Received 13 February 2012; accepted 6 April 2012 © 2013 Hellenic Society of Gastroenterology
of the mechanisms through which electrolyte and acid-base disturbances take place in IBD and how the activity state of the disease and/or IBD treatment may affect them.
Methods We searched PubMed up to 20 January 2012 using combinations of the following keywords: inflammatory bowel disease, Crohn’s disease, ulcerative colitis, electrolytes, ion disorders, acid-base, pH, metabolic. Original papers, review articles and case reports are included in the present review. Their references were scrutinized for relevant articles. For articles not written in English, only the abstracts were considered.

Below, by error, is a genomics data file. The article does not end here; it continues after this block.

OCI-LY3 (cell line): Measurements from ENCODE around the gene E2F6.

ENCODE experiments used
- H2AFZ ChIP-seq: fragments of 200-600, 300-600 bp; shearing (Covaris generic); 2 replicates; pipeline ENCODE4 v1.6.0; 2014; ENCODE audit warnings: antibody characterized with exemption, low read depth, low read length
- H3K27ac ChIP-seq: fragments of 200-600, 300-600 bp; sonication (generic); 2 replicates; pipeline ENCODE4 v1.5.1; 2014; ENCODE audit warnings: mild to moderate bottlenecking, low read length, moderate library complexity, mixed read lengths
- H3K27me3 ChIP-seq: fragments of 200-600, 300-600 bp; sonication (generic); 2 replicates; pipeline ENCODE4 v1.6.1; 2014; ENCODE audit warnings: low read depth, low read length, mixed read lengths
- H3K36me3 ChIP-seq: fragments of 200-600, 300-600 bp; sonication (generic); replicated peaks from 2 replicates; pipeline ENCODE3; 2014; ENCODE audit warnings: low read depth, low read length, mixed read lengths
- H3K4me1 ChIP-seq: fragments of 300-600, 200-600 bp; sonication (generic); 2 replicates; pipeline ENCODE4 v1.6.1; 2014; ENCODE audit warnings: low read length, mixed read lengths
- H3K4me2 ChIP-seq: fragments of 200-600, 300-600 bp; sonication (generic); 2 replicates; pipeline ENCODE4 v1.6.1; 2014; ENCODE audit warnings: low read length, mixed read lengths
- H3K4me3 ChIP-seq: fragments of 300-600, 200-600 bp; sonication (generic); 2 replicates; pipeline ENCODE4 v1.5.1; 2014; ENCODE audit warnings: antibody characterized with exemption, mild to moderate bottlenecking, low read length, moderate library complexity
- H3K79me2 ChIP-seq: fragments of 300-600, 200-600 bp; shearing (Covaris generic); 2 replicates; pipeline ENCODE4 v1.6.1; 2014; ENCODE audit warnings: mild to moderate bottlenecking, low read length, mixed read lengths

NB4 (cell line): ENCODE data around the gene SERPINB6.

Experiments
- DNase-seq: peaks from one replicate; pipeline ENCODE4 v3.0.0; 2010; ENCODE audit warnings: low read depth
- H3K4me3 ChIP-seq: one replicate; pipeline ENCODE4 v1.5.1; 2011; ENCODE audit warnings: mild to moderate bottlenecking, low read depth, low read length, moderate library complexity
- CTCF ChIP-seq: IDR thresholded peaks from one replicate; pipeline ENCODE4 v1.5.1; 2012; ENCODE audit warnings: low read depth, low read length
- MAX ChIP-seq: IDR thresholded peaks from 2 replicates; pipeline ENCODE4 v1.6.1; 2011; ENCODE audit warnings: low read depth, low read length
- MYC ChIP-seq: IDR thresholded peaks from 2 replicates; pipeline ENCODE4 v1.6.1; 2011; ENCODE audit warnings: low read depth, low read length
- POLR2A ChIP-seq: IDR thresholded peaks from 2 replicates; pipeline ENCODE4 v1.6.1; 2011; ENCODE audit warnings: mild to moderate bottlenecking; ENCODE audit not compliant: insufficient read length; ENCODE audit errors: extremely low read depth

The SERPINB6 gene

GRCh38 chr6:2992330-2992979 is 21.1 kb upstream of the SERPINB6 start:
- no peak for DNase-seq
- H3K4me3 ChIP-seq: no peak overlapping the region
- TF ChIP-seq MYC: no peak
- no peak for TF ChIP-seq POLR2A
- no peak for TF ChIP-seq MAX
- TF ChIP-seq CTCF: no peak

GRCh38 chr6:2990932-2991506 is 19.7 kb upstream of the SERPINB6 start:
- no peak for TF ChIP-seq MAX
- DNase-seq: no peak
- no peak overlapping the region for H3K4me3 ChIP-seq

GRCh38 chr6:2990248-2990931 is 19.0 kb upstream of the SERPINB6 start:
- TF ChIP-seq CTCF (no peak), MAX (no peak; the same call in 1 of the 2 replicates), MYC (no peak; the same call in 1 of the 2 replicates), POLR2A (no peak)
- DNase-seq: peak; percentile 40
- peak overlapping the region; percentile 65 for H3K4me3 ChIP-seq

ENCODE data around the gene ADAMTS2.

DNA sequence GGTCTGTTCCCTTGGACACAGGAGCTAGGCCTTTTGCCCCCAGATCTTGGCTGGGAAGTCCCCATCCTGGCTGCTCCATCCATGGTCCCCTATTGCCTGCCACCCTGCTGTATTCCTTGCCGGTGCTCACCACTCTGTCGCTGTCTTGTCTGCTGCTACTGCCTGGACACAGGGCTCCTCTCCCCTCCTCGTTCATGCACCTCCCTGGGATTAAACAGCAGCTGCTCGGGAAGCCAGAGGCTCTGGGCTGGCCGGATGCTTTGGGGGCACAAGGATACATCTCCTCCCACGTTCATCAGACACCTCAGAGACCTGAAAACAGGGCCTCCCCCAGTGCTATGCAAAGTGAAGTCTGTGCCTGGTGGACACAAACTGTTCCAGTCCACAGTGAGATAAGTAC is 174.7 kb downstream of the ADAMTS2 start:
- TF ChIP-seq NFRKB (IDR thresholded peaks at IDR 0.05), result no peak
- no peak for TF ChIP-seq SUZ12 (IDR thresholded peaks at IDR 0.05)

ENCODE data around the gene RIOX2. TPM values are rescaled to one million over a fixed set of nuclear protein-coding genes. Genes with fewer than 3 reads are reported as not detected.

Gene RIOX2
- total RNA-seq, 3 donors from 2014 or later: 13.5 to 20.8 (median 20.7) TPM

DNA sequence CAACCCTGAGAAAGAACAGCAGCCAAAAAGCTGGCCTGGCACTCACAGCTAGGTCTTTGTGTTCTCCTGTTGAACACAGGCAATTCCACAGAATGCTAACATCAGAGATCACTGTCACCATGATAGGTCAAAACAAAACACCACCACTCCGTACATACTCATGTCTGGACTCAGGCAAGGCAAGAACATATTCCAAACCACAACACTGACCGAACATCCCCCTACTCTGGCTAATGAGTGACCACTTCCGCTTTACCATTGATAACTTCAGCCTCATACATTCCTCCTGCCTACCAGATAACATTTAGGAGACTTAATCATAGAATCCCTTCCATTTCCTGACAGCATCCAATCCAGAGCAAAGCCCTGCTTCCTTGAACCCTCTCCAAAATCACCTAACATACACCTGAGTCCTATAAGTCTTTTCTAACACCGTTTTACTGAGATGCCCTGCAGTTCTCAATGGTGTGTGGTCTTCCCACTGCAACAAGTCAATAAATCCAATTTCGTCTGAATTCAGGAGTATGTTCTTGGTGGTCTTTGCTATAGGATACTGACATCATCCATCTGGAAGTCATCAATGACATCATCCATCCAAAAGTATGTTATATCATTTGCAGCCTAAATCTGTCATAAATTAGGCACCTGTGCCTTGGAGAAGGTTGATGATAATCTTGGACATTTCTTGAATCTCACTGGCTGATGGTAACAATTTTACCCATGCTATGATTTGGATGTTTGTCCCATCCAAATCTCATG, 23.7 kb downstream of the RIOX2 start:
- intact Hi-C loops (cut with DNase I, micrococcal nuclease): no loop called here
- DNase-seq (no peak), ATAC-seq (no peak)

Electrolyte transport in the normal gut The epithelial layer covering the inner surface of the mammalian colon is responsible for the transport of electrolytes. Consequently, apart from its motor function the colon has both an absorptive and a secretory function, moving large quantities of salt and water from the mucosal side towards the blood side or vice versa . Therefore, the primary nonmotor function of the mammalian colon is the absorption of 1.3-1.8 L of electrolyte-rich fluid per day, which accounts for 90% of the salt and water entering the proximal colon . The key determinant of colonic water absorption is the rate of Na+ absorption. This can be either electrogenic via the epithelial sodium channel (ENaC) or electroneutral via parallel Na+/H+and Cl-/HCO3- exchange . Specifically, in www.annalsgastro.gr
24 F. Barkas et al